Infographic: A Grossly Distended Map Of America, Redrawn By Election Spending

As the 2012 campaign finally draws to a close, which states are receiving the most attention from outside groups?

As we reach the finish line of a seemingly infinite presidential campaign, the Obama and Romney campaigns are both nearing the $1 billion mark for fundraising. And that doesn’t even count spending by Super PACs and private interest groups–the real big spenders in this election.


NPR’s Adam Cole posted a pretty illuminating exercise in “creative cartography” yesterday, visualizing the U.S. map based on how much money is being spent in each state. It’s important to note that this is totally outside of any money coming from Obama or Romney’s own pockets. That’s right: Private groups are spending almost $6 per voter in Nevada alone.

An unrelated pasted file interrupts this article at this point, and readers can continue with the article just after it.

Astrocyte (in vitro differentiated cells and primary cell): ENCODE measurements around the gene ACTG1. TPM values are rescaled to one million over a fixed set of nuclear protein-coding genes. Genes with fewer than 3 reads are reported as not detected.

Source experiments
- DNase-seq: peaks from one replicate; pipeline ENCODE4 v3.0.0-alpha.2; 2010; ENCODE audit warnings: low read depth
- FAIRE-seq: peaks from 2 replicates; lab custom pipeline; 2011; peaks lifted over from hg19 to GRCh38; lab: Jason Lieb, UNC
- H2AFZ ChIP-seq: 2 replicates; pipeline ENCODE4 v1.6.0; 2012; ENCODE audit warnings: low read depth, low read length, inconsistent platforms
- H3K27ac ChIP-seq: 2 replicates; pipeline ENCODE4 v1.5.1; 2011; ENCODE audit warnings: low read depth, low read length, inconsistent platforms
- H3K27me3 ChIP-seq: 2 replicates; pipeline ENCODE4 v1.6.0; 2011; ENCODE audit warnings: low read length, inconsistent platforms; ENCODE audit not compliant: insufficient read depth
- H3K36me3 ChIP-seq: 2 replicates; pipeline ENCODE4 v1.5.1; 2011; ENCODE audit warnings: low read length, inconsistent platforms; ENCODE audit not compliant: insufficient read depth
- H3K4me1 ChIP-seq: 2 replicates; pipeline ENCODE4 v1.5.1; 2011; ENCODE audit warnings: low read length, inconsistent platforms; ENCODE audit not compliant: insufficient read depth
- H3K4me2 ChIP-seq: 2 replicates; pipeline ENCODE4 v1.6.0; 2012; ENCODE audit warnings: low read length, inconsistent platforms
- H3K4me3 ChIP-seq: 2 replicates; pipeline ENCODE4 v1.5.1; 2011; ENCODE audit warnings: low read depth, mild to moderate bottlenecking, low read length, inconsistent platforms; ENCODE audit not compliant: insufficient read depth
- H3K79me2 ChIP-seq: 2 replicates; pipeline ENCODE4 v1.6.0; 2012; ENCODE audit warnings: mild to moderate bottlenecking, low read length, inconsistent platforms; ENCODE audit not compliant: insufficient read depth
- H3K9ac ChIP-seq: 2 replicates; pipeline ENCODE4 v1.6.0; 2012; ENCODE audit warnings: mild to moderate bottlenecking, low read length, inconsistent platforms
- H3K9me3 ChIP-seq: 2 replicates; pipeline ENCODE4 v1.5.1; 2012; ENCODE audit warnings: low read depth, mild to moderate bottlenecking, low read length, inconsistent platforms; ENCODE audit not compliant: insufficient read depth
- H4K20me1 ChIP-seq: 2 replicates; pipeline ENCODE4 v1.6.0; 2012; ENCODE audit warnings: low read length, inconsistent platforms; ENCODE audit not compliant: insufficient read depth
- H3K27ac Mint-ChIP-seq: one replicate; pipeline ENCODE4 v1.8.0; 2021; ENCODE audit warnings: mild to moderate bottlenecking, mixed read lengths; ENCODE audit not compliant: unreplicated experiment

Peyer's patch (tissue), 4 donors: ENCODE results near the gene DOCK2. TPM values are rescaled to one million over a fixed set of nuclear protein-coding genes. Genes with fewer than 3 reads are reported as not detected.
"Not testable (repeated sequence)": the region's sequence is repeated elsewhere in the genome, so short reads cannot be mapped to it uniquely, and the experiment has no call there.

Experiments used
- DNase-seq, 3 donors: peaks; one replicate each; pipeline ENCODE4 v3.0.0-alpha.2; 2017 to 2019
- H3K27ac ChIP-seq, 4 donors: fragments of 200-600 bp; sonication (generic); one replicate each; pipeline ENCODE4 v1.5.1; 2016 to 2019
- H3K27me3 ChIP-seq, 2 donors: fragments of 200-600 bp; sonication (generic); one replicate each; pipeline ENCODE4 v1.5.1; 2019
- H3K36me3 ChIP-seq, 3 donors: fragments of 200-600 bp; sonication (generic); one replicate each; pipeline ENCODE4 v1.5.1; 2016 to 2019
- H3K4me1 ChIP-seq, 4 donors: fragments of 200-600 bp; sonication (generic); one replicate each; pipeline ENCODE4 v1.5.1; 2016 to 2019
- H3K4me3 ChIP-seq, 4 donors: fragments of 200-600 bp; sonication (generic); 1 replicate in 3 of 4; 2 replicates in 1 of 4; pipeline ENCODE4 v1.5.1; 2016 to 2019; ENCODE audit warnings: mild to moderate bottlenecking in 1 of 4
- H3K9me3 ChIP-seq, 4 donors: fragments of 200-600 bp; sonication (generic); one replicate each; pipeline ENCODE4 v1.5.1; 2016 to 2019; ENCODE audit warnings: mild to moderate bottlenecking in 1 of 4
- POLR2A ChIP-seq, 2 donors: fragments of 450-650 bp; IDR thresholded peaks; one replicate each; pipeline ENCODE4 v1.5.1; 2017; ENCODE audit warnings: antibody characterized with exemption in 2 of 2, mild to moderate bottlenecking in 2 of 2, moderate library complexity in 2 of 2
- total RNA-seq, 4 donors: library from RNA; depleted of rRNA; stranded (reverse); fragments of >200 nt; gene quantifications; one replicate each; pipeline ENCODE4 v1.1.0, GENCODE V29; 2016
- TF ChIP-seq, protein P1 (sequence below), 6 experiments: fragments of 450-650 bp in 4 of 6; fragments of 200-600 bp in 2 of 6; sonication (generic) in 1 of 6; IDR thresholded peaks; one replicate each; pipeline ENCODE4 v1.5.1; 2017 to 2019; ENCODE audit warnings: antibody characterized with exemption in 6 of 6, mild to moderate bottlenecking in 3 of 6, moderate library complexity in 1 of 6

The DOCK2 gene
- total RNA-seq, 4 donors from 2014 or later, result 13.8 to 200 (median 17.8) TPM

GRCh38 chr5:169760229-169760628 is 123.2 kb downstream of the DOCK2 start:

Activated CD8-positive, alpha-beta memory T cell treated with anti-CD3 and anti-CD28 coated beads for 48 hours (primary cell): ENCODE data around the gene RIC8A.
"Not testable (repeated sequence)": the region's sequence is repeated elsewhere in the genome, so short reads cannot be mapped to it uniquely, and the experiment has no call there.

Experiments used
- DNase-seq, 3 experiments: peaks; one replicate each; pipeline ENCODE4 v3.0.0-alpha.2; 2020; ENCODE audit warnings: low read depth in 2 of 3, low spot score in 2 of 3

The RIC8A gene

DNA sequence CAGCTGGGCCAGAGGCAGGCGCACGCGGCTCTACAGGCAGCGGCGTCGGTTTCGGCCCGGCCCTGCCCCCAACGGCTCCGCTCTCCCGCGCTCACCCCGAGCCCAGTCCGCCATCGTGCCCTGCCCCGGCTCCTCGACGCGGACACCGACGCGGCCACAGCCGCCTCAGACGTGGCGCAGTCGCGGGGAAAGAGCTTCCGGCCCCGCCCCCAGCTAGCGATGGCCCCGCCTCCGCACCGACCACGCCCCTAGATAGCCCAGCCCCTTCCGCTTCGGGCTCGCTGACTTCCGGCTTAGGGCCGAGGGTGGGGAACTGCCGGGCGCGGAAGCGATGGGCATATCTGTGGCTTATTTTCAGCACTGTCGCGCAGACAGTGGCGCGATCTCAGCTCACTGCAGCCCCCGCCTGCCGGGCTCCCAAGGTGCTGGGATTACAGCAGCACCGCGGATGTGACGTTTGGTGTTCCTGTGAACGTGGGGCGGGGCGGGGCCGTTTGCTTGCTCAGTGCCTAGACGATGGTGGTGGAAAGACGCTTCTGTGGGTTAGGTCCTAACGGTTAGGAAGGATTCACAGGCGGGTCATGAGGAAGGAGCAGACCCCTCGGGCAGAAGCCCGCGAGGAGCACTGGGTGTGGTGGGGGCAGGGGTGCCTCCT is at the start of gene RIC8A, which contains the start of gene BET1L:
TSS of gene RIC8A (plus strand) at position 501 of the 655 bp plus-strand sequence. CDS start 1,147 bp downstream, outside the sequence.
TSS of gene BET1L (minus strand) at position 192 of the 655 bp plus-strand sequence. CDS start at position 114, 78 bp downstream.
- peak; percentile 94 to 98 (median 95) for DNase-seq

Cole starts by giving us a baseline reading of what the U.S. looks like based on electoral votes: New York and California are giants compared to diminutive Wyoming or the Dakotas. Nothing we don’t already know. “What would this map look like if states were scaled based on the outside money (not even including the massive ad spending by the campaigns of President Obama and Mitt Romney themselves) coming into the presidential race for political ads?” he wonders.

When Cole applies the same morphology to the map using data about outside spending between April and October, the map becomes totally unrecognizable. Florida, Ohio, and Virginia are receiving the most attention, with more than $20 million going to each (and almost double that for Florida). The big states are all a hazy purple shade, showing that both sides are doing their best via last-minute ads and outreach. Based on this map, Tuesday will come down to at most 12 states.

Even weirder? The map distorted based on spending per voter, which compares money spent versus per capita population. Nevada wins: Its six electoral votes make it important, despite how sparsely populated it is. “So if you’re lucky enough to live in the Granite State, congratulations,” writes Cole. “In some ways, your vote is a thousand times more valuable than the votes of your neighbors in Vermont.”

Check out Cole’s full visualization on NPR.

About the author

Kelsey Campbell-Dollaghan is Co.Design's deputy editor.